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When Brett Vincent made a roughly $200,000 investment in cryptocurrencies through a person he befriended on LinkedIn in the fall of 2021, promised profits of up to 20%, he had little knowledge of the technology.

Just a few weeks later, the 46-year-old logistics manager outside of Memphis discovered what a costly error he had made when his crypto investment account was frozen.

Since then,Vincent has been playing catch-up. His later investigation discovered that tens of thousands of people were conned by the cryptocurrency investment scheme that got him. Experts estimate that it has cost them billions of dollars, far exceeding earlier projections from federal agencies.

According to a recent research that digital asset intelligence company Inca Digital made, victims lost more than $500 million on only one of the three blockchains targeted by con artists in the final nine months of 2022 alone.

Ian Schade, a blockchain intelligence analyst at TRM Labs, says that the total cost of the frauds over the past two years has likely exceeded billions of dollars.

The term “pig-butchering” refers to the scam technique of gaining trust with quick early gains that are then used by con artists to entice further investments, fattening them up like pigs before the slaughter. Through dating apps or other websites, most recently Airbnb, the con artists meet potential victims.

However, criminals are getting away with more than even the majority of law enforcement professionals realize.

Even as the cryptocurrency market has been in “winter season” for a year now, which has been made worse by the collapse of the trading exchange FTX and other well-known companies, scammers have persisted in picking up new victims and making eye-popping profits, according to the statistics. Inca Digital examined a subset of the fraud, gathering information from eight major exchanges that con artists use to entice victims and focusing exclusively on a piece of the cryptocurrency they target.

What “big-butchering” means

The expression “pig-butchering” refers to the following type of scenario:

1. The con artist connects with a prospective victim via a dating app or another social media site.
2. Before recommending that a potential victim invest in cryptocurrencies, the con artist first creates trust with them by cultivating a personal connection.
3. The con artist persuades the victim to create an account on a trading website like Coinbase so they may start making investments.
4. The fraudster instructs the victim to move their cryptocurrency to a different investing platform, which is really a phony platform under the fraudster’s control.
5. The con artist persuades the victim to keep investing in cryptocurrencies by urging them to take their money out to show that they are doing it legally.
6. The con artist prods the victim to make increasing investments.
7. After the victim has made a substantial profit, the con artist grabs the cryptocurrency and changes it to fiat money before disappearing from sight.
8. There isn’t much the victim can do to get their money back by the time they discover what has happened. There is nothing that U.S. officials can do because these con artists often operate in China and Southeast Asia.

If it hasn’t already, it will in the next few years surpass all other internet scams in terms of cash lost, according to Andrew Frey, a forensic financial analyst with the U.S. Secret Service.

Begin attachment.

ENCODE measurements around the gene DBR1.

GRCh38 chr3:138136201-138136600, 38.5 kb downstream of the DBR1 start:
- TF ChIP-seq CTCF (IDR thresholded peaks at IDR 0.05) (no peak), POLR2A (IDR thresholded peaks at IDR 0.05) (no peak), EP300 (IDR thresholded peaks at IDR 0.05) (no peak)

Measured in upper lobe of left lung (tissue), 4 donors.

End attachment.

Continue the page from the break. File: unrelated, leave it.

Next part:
Federal law enforcement and the major cryptocurrency exchanges that fraudsters use to conduct these scams appear to be lagging in taking action, despite the fraud’s expanding scope. Federal investigators are currently figuring out how to restrict the plan and have not yet arrested any suspect architects, a process they claim is made more difficult by the fact that its offenders are mostly found in China and Southeast Asia.

Because they can get away with it, scammers have aligned incentives, according to Inca Digital CEO Adam Zarazinski. The police are paying notice, but possibly not as much as they should. The providers of cryptocurrency services are somewhat attentive, but not sufficiently.

A few self-trained amateur investigators and local law enforcement officers are stepping up to create their own grassroots reaction because they see a gap in the system.

Vincent is assisting in driving that effort. He oversees investigations in his free time for the Global Anti-Scam Organization, or GASO, which supports those who have been the victims of pig-butchering and is run by 40 volunteers who have also fallen victim to scams. He has become a valuable resource for federal law enforcement officers, and in November he gave a presentation at a conference sponsored by the Justice Department’s task force on countering cryptocurrency crime, the National Cryptocurrency Enforcement Team. A spokeswoman for the Justice Department declined to comment.

Local law enforcement officers are currently helping victims in every way they can. A deputy district attorney in Santa Clara, California named Erin West has pioneered the use of tracing tools and cutting-edge legal techniques to locate, collect, and recover stolen cryptocurrency. She is now sharing these techniques with prosecutors around the nation.

In December, West achieved her first victories in her jurisdiction by recovering more than $2 million in fraudulent cryptocurrency and giving back assets to 10 fraud victims. This is a step in the right direction, but we still have a long way to go, she acknowledged. There are an incalculable number of victims who have been crushed by this atrocity and are still unable to get any kind of help who are not being heard.